This is why you see cases where the championship winner misses out on an F1 race seat while drivers who finished behind get called up.

    The F1 teams simply don’t put as much weight on a driver winning the junior championships as fans do as they look beyond that. It’s a nice extra bonus if a driver they are looking at has that achievement but it’s not the ultimate deciding factor.

    1. Verstappen for example impressed in several races, particularly a wet one at norisring and red bull decided to call him to toro rosso, despite him being 3rd that season in that championship and the fact ocon was 1st, even though there was some reliability difference in there which hampered verstappen, as well as ocon having a better team, from what I heard.

      1. @esploratore1 That is correct van Amersfoort Racing Team is just midfield team with VW engines while Ocon was in the best team with Mercedes engines. If Max didn’t had so many DNF due technical failures he would be 1 just look at the amount of wins between them i think Max had 10 while Ocon had 3. The battles at Spa were super and that is why Max loves Spa so much as he is really very good there.

        1. Yes, so makes absolute sense red bull went for verstappen rather than ocon, he was the one who stood out the most, and true, verstappen’s superiority at spa is often more than at other tracks.

    2. @gt-racer
      I hadn’t thought about such insight on this subject before, which also makes me understand Gasly’s overlooking for a full 2017 season despite winning the GP2 championship in the previous year better.
      In hindsight, however, why he didn’t win that championship in a dominant manner, he still should’ve got that promotion, given Kvyat was already struggling for performance.

      1. @jerejj There was a lot of uncertainty around Gasly because he hadn’t won a race in any category for 4 years and had been fairly inconsistent.

        He had a great season in 2016 when he won the championship but it was his 3rd season in F2 and his rookie teammate Antonio Giovinazzi actually looked the faster of the 2 & managed to win 2 races while Gasly was still waiting to get his 1st win in 4 years. And Giovinazzi also ended up with more wins & would have won the championship with a bit more luck.

    3. @gt-racer I’m sure that is true, but there is also superlicence points to consider. Teams might not want to hedge their bets on drivers when they don’t know for sure which drivers will have the necessary superlicence points to sign them up for F1.

  2. Besides what’s already mentioned regarding COTD, Abu Dhabi (to my knowledge) pays to hold the F2 finale as they do with F1.

  3. Aren’t we all. Absolutely low season for F1 in many many ways. Hope we never repeat it.

    1. Liberty might disagree, looking at the viewing figures for the Highlights on YouTube there’s been a massive decrease in interest. From a usual 7 to 8 million in 2021 to about 5 now.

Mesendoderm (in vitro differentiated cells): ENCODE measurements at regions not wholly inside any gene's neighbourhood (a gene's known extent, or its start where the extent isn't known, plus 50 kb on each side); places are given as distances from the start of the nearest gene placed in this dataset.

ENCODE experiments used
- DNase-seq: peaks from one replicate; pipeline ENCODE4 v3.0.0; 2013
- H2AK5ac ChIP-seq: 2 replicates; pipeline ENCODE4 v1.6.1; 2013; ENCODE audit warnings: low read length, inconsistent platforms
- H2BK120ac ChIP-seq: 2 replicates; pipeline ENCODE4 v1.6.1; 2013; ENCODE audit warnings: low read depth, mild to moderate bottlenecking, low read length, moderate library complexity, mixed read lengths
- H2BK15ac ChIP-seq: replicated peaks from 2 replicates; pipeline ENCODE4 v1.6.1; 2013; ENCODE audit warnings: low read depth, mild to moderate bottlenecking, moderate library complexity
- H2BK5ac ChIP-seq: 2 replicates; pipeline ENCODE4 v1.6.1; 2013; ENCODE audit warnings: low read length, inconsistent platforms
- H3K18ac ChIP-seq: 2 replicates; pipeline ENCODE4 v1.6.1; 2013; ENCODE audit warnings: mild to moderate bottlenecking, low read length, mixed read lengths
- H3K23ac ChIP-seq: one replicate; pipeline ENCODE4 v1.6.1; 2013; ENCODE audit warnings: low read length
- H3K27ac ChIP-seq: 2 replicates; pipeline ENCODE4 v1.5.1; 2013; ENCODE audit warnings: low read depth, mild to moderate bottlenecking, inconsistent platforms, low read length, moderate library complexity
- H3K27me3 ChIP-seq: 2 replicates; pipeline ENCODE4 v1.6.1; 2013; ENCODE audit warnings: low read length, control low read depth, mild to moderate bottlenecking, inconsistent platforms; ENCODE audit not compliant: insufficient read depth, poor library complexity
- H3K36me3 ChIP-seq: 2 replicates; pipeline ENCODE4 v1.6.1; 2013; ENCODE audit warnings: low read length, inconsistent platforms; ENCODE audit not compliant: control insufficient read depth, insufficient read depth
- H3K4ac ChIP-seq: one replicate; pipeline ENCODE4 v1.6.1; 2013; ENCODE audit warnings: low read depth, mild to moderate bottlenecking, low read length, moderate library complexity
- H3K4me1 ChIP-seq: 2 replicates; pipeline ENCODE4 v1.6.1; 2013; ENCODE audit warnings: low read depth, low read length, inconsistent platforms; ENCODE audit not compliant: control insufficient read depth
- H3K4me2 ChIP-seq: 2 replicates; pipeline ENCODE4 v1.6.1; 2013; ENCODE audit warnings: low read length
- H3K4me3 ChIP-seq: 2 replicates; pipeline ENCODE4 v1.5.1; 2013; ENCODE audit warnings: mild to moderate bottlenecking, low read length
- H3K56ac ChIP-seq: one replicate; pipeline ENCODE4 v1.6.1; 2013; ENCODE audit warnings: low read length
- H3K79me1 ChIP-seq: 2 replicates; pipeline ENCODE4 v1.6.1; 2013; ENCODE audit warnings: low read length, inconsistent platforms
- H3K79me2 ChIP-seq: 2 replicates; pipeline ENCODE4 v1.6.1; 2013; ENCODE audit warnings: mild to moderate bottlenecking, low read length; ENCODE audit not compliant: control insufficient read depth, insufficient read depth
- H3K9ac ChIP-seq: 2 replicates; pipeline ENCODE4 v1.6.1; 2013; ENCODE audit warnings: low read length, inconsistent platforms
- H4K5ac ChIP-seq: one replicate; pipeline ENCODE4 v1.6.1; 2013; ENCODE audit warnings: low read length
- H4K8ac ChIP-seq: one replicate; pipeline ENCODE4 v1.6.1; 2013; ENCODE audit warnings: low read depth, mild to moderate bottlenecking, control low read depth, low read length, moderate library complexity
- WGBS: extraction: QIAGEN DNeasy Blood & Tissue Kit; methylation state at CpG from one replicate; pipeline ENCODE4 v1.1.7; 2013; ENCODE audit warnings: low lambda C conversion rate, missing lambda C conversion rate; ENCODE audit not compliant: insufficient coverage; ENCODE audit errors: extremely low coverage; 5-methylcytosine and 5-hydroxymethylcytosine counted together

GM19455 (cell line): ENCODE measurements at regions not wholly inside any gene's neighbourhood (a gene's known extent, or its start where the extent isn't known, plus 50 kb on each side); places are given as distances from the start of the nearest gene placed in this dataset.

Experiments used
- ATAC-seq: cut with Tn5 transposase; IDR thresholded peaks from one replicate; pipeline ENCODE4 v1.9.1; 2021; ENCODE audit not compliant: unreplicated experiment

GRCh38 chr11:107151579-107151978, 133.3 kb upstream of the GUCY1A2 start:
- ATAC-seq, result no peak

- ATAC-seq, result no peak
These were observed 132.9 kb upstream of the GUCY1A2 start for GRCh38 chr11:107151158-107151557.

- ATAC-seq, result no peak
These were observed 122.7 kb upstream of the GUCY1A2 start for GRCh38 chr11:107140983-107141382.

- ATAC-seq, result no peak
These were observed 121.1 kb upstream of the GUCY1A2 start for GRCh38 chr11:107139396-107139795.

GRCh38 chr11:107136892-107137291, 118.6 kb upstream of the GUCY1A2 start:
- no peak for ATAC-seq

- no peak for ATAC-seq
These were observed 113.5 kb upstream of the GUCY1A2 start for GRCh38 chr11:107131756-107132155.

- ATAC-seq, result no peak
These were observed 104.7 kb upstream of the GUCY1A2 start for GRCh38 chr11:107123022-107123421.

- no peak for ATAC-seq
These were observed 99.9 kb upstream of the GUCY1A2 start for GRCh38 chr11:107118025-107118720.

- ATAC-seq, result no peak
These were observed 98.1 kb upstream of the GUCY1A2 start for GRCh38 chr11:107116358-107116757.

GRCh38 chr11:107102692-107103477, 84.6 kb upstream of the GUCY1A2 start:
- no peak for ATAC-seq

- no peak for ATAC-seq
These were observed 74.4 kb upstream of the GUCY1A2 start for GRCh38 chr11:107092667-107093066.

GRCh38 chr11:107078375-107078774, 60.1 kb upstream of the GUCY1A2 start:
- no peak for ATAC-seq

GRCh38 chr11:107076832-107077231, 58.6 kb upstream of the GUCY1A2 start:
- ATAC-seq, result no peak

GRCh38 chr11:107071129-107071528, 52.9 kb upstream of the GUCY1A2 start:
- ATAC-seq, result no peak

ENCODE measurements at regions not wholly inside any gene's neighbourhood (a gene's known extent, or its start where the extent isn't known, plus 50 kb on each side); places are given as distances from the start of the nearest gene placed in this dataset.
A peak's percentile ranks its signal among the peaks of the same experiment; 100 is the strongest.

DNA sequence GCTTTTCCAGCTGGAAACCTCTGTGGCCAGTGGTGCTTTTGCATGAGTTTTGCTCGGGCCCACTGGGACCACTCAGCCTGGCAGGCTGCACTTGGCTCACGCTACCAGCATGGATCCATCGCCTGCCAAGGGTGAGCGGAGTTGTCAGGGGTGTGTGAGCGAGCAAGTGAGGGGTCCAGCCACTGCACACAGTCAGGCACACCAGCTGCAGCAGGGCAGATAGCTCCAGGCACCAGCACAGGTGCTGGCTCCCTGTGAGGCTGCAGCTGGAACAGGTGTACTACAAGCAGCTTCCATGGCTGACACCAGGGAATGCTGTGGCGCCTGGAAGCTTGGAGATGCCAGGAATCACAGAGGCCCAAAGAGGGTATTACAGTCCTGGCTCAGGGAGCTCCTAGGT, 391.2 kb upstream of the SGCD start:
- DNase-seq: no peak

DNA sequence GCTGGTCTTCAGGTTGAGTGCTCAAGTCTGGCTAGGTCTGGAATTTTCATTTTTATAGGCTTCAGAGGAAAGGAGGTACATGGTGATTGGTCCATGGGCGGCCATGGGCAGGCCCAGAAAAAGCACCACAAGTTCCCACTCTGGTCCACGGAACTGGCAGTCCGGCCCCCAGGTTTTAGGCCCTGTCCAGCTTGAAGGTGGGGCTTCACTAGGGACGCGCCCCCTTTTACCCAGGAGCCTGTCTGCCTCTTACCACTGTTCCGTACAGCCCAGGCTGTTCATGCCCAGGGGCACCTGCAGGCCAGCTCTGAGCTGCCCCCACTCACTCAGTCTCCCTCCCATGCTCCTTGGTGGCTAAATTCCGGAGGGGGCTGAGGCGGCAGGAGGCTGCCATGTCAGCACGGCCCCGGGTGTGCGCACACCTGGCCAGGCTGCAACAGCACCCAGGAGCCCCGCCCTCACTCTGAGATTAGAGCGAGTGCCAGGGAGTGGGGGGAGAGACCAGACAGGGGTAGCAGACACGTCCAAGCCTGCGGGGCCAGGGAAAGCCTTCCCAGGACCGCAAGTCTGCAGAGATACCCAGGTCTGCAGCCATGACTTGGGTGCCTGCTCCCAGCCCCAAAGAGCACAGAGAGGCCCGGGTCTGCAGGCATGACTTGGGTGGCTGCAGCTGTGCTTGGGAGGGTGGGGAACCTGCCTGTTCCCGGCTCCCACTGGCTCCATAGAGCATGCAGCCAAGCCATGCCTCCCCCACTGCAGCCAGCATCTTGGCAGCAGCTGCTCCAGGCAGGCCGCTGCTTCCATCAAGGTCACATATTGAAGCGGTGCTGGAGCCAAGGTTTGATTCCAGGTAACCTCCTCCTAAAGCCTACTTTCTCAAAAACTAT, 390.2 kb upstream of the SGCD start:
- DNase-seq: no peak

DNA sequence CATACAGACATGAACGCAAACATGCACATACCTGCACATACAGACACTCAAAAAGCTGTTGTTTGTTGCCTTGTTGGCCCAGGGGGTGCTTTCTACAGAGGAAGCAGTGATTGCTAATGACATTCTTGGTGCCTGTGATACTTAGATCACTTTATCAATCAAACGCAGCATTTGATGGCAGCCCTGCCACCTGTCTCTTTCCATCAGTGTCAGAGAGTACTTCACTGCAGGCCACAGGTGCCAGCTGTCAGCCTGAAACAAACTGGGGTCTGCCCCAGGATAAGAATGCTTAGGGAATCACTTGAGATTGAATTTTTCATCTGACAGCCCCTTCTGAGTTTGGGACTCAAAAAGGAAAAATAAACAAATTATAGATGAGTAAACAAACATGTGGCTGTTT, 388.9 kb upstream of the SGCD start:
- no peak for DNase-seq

1. I know they disagree. They created 2021 for exactly that reason. That is why it to me is the worst season.

        1. All depends on your perspective.

          I’m with you: It was the worst season in a long time for me, but that’s because I want to see a sporting and technical competition, not made-for-TV drama. Many serious fans of motorsport feel the same way.

          However, most people out there are not serious fans of motorsport. The 2021 season suited casual fans or the average man on the street much better than a normal season. We may have seen how manufactured it was, but the majority just saw a close competition for the championship and massive drama between the two contenders. If Liberty are just chasing eyeballs, 2021 was ideal for them. Even if they had lost the serious fans, they’d more than make up for it if every season was like that.

        2. If they had the motive and means then, they presumably still do. Yet they haven’t done much of anything to make 2022 and 2023 exciting. I’m sure there is plenty of behind-the-scenes frustration that F1 faces a repeat of years-long dominance at at time when Liberty’s various public statements about the valuation of F1 indicate they’re at the very least testing the waters for an eventual sale.

          The 2021 season was nevertheless rather contrived for the reasons mentioned, but most of that falls on the FIA. They finally paid the price for over twenty years of subservience to the teams and fostering a culture in which a single race director had far too much power and influence over the entire governance of the sport, which includes the questionable-by-design stewards. Indeed, the perhaps most galling decisions in terms of racing (Silverstone and Brazil) fall squarely on the stewards.

    2. José Lopes da Silva
      2nd August 2023, 11:34

      I don’t think we should rate a whole season just because of what happened in Silverstone

      1. Heheh, nice one. But I was of course referring to the entire season. It might have ended with the right champion (imho) but it was rigged and staged to the bone. RB pit stop advantage taken away by introducing a minimum time limit. In season change of the tires which brought the Mercs back in the game suddenly. Mercedes enforcing a restriction on RB wings to subsequently having a shady one themselves. Mercedes not following the spirit of the maximum nr of engines concept but turning it into an advantage (only because of having the financial means). Then there was lenient follow-up from race control about Silverstone and Hungary incidents. Throw away of season. Unless you like a circus and don’t care about sports.